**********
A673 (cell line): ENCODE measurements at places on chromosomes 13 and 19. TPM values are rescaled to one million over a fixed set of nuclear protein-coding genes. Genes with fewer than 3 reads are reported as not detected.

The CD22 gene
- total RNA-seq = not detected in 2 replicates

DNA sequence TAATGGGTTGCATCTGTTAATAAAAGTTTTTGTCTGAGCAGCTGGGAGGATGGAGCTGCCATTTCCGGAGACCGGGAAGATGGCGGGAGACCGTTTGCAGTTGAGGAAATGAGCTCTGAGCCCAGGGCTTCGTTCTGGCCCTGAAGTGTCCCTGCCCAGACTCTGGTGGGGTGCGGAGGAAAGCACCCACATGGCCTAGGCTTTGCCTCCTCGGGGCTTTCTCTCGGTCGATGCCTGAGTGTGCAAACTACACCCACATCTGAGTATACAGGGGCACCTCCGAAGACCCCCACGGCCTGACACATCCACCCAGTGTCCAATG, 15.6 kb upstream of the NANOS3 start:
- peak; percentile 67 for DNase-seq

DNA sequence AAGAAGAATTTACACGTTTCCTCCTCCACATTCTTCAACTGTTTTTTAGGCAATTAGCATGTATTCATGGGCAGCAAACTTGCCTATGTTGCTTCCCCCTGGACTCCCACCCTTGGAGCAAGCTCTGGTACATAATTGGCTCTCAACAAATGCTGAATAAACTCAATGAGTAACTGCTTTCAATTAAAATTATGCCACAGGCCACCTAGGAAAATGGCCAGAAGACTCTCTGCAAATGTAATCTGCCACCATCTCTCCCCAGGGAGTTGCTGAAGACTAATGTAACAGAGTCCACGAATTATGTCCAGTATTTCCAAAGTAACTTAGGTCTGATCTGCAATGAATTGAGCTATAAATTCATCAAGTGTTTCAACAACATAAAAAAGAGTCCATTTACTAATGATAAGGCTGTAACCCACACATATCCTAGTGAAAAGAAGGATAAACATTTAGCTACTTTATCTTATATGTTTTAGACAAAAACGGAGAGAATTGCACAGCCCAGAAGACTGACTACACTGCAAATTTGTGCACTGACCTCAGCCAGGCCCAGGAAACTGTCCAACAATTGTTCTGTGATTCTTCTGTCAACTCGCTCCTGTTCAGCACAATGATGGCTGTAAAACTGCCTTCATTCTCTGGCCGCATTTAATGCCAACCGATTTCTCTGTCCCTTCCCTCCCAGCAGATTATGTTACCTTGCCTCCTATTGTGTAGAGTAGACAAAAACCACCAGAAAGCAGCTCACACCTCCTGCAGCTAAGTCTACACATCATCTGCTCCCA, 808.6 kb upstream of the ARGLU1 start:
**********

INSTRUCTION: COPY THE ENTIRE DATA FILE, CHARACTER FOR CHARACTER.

A673 (cell line): ENCODE measurements at places on chromosomes 13 and 19. TPM values are rescaled to one million over a fixed set of nuclear protein-coding genes. Genes with fewer than 3 reads are reported as not detected.

The CD22 gene
- total RNA-seq = not detected in 2 replicates

DNA sequence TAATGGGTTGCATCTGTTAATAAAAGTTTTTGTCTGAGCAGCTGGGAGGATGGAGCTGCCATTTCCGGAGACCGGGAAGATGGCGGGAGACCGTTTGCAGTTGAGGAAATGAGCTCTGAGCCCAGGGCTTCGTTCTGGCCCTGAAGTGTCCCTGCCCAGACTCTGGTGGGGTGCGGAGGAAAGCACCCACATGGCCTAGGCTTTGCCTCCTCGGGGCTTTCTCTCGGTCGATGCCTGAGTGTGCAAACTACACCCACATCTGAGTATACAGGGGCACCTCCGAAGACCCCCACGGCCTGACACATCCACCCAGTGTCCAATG, 15.6 kb upstream of the NANOS3 start:
- peak; percentile 67 for DNase-seq

DNA sequence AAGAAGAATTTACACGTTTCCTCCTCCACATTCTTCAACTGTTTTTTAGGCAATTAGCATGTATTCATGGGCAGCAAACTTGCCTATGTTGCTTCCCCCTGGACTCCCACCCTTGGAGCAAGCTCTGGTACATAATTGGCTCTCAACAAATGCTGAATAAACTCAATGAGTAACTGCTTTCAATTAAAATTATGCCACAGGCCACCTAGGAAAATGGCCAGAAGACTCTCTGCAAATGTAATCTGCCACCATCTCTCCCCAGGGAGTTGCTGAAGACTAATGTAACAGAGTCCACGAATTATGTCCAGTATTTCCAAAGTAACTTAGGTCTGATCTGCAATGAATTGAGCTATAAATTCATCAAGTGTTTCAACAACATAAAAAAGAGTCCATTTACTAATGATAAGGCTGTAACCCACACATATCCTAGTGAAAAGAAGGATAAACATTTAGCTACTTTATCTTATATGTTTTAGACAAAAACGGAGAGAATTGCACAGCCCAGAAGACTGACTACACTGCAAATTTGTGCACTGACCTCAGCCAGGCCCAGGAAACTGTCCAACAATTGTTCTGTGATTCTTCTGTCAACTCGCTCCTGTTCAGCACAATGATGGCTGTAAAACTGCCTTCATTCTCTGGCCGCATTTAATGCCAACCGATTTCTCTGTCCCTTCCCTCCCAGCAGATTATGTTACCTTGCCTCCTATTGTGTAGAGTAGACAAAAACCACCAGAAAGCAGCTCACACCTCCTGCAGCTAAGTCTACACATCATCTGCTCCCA, 808.6 kb upstream of the ARGLU1 start: